The long, wide beach is Agadir’s main draw, serviced by good four- and five-star hotels. The city itself is less interesting, but there are beauty spots and historic towns within easy day-trip striking distance.
Sunseekers, especially in winter. There’s warm weather from March to October, and sunshine even in January, when it’s typically 68F during the day, though colder at night. Agadir’s clientele tends to be mature, but surfers also flock, not to Agadir’s main strand, but to less developed beaches such as Taghazoute, 11 miles north and served by local buses.
What is there to do?
Even if you stay on the beach, there’s plenty to keep you occupied in the form of water sports like wet-biking and parascending. In town, there’s a miniature zoo called the Valley of the Birds, or you can climb up to the kasbah (old citadel), on a hill to the north, for great views over the city.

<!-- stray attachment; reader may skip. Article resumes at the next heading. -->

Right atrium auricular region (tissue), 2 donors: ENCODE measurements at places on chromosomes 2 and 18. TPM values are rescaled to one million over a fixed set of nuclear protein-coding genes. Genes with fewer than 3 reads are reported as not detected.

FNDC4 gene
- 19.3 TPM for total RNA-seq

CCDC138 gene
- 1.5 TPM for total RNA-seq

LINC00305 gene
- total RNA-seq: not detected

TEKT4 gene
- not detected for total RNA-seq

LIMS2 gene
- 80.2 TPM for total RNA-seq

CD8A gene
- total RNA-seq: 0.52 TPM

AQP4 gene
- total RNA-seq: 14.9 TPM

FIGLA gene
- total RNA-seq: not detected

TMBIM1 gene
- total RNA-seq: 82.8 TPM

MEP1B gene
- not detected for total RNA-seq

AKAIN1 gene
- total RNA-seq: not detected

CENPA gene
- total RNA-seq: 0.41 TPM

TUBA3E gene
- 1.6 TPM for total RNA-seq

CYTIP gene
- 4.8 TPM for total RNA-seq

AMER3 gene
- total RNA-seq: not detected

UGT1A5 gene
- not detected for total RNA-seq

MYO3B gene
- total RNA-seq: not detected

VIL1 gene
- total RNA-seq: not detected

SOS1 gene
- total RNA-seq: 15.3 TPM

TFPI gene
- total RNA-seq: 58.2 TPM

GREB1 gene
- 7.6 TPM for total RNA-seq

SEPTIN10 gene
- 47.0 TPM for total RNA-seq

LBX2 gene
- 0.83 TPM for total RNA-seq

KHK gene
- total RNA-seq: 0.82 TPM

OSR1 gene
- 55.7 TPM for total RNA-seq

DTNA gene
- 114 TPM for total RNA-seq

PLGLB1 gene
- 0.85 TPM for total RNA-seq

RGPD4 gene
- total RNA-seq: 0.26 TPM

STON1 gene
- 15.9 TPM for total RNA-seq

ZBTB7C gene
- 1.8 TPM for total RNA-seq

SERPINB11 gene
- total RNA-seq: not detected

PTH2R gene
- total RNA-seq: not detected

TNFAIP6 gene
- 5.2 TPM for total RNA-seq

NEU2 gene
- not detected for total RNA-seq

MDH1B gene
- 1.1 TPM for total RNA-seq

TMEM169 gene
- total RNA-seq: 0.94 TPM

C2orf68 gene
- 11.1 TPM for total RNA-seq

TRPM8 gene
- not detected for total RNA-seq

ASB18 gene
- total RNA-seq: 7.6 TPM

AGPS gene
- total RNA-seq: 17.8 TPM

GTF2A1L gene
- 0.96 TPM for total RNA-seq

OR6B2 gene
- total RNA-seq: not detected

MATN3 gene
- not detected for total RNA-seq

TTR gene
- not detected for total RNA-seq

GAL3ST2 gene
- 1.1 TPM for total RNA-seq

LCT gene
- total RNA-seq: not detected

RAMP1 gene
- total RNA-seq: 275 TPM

Bars and bites
For wonderful tajines, head to L’Étoile de Marrakech (rue de la Foire; 00212 28 843999). There are stalls selling grilled fish by the port north of town, but you can eat freshly landed fish in more comfort, and with beer or wine, at the Yacht Club’s Restaurant du Port (843708) – it’s in the port area, beyond customs, so you’ll need to take your passport.
There are direct charter flights from Britain to Agadir’s Al Massira airport, a 15-mile taxi ride from town. Otherwise, fly to Marrakesh and charter a grand taxi, which should cost around £40, though you’d need to haggle for that.